using bar charts on your traction slide in your pitch deck
Using a line chart on the traction slide in your pitch deck

Visuals to Use on your Competition Slide

When you are outlining your competitors in your pitch deck, a visual aide can be very effective to help potential investors better understand how similar you are to other companies as well as how you differentiate yourself so they avoid the tendency to put you in the same bucket with a company that may be very unlike you. You want to ensure that investors see that you have a lane to run in or understand who you are about to go up against. Two effective charts to help accomplish this are a competitor matrix where you note the similarities and differences of your product or service features and a competitor spectrum where you chart out competitors along 4 quadrants depending on where they fall on the 2 axis spectrum. 

how to use a competitor matrix on your competition slide in your pitch deck
Using a competitive spectrum map on your competition slide in your pitch deck

Find Projections for Your Industry:

Charts to Use on your Financials Projections & Key Metrics Slide

Our favorite slide(s) in a pitch deck here at ProejctionHub are the financial projections and key metric slide(s). So at this point, we have a slide that has shown the revenue model based upon some estimated KPI’s, some actual traction, and now we need to show that we’ve done our homework to show there is a long-term fiscal opportunity. This slide is not the place to show all of your projections, because they wouldn’t fit anyways, but rather to show a condensed-high level-preview of the important numbers. Revenue, profitability, and break-even are good financial metrics to include. Based upon our analysis of top pitch decks and our personal experience, we find a nice projected financial table to be effective and then supported by line graphs or bar charts showing some key metrics like break even.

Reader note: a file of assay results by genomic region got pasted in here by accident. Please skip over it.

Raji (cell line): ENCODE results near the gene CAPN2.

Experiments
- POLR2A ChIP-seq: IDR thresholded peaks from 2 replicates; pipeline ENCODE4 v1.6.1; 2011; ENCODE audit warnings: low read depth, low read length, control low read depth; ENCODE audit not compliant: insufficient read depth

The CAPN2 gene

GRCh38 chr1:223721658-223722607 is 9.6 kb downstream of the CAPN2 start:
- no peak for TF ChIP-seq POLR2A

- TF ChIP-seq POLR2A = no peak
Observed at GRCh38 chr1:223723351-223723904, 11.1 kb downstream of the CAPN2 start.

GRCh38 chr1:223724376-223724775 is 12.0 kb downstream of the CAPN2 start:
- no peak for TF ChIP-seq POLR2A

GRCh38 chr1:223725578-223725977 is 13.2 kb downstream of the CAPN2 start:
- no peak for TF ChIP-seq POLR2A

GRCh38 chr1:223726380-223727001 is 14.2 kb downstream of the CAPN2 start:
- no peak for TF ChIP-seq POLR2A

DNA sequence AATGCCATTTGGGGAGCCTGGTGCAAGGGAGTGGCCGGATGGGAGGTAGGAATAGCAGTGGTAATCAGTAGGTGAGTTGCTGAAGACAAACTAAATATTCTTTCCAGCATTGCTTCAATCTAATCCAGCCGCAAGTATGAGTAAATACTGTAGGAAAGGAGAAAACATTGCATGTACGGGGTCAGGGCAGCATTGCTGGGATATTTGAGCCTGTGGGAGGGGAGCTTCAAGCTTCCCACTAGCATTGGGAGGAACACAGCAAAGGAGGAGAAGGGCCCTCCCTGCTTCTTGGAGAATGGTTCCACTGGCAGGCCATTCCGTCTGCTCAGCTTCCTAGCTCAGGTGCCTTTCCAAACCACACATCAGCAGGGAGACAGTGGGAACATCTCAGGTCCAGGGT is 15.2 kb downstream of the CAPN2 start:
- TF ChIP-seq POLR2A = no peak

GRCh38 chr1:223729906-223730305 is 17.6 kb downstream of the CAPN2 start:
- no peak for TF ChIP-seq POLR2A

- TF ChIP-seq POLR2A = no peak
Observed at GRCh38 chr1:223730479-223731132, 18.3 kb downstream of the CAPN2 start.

Using a financial table on your projections slide in your pitch deck
Using a line graph to show break even on your projections slide in the pitch deck
How to use bar chart on your projections slide on your pitch deck

Visual to Use on Timeline, Milestones, & Use of Funds Slide

Lastly, you need to bring things home by getting investors on the same page with your plan to reach your goals. You’ve got to be real with where the company is at today but also chart out a realistic path to reach the next milestones. This can include a lot of information especially if you are developing or manufacturing a software or physical product. Those processes have research and development timelines that may require a lot of capital so they should be clearly outlined next to sales goals, content creation, and other fiscal drivers. 

example of using a timeline graphic on the milestone slide of your pitch deck

So there you have it. We hope as you are polishing up your pitch deck this guide will help you hone in on what visuals are the right fight to take each slide to the next level. If you have any questions about tightening up your financial projections in order to complete your pitch, don’t hesitate to reach out to us at support@projectionhub.com for some help.

About the Author

Kyle is the Director of Marketing at ProjectionHub which helps entrepreneurs create financial projections for potential investors, lenders and internal business planning. Since 2012, over 40,000 entrepreneurs from around the world have used ProjectionHub to help create financial projections.